2014: 73. The Oxford Book of English Detective Stories

"Colonel Mathurin was one of the aristocrats of crime; at least Mathurin was the name under which he had accomplished a darting bank robbery in Detroit which had involved the violent death of the manager, though it was generally believed by the police that the Rossiter who was at the bottom of some long-firm frauds in Melbourne was none other than Mathurin under another name, and the designer and chief gainer in a sensational murder case in the Midlands was the same mysterious and ubiquitous personage."

First lines of "The Stir Outside the Cafe Royal" by Clarence Rook

The Oxford Book of English Detective Stories, Edited by Patricia Craig

Damn, girl - when I went onto Amazon Affiliates to get the html for this post, I saw that this book was selling for $65.00! Since I myself paid $0.50 for it at the Bath Maine book sale, I am feeling pretty smug.  It is, as the title suggests a collection of British mystery stories from the earliest mystery stories (the pretty boring one quoted above - like that run on first sentence?) to some total classics - Witness for the Prosecution, Doyle, Sayers, etc.  And it goes all the way to modern masters - James, Rendell, et. al.  As with any collection, of course, there is varied quality, but over all I loved reading these.  It was actually the first book I read after I woke from surgery, and it was perfect - light enough to keep me going, but engaging as all heck.  I especially enjoyed the P.D. James story - I'd never read any of her short fiction before, and this one was great.  If you like mystery fiction you couldn't go wrong with this - though I'm not quite sure I would spent $65  on it - maybe ask at your local library instead.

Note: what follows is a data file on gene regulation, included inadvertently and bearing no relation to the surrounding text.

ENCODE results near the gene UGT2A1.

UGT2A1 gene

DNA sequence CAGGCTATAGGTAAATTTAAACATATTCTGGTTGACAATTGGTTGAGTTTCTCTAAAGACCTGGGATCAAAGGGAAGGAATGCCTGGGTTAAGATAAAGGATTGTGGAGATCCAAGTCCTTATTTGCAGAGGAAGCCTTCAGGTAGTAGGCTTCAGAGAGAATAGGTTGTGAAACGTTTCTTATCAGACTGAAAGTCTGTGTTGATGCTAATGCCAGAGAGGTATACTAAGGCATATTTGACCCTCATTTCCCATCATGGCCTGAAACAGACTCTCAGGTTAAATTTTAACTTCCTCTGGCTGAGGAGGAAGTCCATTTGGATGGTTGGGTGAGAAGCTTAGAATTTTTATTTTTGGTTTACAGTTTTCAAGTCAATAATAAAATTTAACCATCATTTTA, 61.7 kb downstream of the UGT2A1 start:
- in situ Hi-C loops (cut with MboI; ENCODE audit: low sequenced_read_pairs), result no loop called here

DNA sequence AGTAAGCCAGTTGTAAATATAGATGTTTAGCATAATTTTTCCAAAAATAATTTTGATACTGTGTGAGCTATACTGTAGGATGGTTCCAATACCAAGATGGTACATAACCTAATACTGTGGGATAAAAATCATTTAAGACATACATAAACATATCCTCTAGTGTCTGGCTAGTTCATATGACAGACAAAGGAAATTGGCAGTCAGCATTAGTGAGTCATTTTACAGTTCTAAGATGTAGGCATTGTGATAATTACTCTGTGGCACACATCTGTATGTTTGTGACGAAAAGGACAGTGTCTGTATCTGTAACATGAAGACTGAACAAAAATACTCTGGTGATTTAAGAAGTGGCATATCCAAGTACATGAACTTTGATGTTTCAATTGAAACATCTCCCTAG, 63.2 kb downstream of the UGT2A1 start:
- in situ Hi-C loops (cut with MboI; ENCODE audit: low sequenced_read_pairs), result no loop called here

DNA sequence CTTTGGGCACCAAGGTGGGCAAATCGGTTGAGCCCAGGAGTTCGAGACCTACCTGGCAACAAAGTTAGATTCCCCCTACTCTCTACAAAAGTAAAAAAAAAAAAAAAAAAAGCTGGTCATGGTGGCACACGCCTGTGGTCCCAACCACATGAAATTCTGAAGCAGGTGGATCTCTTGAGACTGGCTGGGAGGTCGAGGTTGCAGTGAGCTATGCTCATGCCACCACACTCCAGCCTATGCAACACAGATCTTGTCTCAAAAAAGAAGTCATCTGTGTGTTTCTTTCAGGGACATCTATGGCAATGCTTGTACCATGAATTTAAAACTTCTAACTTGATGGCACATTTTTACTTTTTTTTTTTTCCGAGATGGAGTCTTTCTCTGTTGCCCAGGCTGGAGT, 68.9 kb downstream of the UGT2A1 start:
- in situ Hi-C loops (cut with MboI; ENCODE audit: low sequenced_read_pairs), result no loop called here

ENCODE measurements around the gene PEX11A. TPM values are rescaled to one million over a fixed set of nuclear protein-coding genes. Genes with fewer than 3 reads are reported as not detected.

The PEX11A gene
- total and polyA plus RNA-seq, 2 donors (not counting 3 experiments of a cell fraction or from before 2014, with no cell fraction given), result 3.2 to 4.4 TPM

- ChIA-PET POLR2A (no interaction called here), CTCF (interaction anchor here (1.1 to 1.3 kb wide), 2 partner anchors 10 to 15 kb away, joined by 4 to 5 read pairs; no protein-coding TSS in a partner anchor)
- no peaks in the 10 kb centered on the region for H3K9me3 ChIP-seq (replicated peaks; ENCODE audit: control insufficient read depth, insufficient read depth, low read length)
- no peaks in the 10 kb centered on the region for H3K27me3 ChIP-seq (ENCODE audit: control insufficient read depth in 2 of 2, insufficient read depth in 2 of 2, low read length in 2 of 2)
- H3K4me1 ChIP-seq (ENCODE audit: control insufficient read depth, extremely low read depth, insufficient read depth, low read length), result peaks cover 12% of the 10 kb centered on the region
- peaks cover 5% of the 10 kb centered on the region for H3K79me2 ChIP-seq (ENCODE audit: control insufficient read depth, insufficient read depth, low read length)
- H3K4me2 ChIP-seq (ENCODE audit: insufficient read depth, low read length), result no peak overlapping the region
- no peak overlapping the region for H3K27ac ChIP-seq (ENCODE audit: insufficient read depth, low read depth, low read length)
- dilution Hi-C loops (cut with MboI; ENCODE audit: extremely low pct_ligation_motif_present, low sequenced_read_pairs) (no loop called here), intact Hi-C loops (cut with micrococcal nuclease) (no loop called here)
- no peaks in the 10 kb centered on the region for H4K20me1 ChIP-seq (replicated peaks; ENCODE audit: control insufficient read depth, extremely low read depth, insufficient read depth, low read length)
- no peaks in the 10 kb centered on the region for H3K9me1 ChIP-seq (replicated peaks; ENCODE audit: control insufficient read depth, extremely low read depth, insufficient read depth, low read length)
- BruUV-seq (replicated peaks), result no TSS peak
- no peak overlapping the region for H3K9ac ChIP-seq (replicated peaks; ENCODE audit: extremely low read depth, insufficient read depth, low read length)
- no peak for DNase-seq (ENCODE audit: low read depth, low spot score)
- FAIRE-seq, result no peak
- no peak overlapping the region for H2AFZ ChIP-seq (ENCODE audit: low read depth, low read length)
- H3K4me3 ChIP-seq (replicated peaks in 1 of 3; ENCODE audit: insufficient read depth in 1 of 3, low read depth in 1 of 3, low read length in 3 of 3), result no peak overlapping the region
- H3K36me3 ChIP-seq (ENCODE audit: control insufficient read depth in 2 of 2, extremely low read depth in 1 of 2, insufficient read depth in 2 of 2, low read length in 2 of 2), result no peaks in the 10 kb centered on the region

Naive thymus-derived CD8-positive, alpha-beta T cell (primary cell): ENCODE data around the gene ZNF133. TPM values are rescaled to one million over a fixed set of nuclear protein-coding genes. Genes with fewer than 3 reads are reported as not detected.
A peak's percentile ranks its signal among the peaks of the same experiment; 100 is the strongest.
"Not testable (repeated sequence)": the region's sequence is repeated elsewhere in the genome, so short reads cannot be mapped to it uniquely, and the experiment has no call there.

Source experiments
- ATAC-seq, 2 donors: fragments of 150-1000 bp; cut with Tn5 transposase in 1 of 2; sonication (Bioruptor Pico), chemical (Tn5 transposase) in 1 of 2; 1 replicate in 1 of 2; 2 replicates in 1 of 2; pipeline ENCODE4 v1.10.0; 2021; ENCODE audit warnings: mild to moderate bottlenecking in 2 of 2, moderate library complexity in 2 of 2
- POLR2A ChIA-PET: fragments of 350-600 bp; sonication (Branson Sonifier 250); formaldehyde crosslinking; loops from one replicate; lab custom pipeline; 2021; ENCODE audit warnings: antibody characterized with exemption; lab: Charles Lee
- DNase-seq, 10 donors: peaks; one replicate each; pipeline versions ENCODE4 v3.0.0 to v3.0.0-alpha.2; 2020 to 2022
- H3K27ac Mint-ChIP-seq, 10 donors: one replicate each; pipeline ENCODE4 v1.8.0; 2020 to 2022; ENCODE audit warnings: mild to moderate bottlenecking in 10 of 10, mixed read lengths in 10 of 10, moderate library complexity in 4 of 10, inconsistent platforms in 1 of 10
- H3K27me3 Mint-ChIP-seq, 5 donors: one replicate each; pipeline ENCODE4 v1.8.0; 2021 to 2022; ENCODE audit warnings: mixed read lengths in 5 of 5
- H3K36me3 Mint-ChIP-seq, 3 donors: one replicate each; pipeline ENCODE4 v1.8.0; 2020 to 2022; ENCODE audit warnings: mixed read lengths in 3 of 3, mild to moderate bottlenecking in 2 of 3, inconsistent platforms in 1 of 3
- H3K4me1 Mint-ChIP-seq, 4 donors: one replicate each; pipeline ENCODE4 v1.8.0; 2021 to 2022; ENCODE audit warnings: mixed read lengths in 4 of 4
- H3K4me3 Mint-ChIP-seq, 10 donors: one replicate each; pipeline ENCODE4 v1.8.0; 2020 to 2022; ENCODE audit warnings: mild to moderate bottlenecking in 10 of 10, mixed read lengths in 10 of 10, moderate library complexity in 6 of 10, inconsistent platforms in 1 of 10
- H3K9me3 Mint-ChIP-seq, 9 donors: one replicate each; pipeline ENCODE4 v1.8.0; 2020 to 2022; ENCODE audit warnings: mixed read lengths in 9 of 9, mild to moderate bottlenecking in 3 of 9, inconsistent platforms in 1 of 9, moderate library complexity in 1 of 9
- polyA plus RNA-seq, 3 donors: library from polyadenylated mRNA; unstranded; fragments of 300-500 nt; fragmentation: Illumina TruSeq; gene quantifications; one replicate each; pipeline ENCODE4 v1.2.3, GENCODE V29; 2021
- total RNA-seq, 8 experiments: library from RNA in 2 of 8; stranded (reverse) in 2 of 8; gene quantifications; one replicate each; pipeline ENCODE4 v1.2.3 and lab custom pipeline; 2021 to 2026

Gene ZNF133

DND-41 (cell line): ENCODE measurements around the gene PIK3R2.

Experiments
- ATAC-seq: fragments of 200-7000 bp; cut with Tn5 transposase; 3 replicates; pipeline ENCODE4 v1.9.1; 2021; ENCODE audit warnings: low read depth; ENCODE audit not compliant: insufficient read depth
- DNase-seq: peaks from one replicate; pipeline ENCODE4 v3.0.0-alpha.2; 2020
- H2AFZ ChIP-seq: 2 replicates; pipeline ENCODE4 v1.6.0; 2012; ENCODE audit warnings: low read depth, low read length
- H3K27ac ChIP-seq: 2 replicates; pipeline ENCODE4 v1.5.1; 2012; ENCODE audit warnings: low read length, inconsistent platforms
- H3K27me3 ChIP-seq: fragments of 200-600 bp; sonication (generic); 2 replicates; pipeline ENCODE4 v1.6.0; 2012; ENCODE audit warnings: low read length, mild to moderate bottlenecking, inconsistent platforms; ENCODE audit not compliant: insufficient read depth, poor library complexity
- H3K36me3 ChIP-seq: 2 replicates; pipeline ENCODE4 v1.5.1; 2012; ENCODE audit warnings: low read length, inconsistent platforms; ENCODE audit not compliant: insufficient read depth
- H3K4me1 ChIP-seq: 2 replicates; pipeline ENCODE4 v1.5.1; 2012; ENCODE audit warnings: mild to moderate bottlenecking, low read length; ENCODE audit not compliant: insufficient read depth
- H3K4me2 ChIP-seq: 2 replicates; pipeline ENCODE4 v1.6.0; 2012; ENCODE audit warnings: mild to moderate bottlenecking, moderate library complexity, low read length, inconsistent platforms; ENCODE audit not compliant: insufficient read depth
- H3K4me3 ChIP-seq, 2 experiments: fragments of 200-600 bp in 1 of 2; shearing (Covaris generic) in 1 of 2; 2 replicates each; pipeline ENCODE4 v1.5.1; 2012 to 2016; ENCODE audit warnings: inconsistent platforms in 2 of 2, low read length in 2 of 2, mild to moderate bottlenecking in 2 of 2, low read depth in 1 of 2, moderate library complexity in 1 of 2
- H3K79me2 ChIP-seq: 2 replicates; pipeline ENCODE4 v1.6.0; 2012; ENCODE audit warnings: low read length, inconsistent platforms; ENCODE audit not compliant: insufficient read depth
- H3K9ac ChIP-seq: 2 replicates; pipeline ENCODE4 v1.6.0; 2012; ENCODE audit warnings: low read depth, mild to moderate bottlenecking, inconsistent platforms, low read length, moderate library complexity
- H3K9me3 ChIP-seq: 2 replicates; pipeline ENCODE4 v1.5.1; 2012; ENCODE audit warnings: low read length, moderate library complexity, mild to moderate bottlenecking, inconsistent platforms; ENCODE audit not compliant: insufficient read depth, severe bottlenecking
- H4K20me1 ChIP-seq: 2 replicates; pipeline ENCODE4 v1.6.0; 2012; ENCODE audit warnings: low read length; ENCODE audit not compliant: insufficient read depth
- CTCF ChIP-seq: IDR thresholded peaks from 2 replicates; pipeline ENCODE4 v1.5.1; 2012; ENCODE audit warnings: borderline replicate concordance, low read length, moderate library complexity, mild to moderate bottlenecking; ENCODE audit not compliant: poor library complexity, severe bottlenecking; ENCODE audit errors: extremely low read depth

© Carrie Dunsmore 2017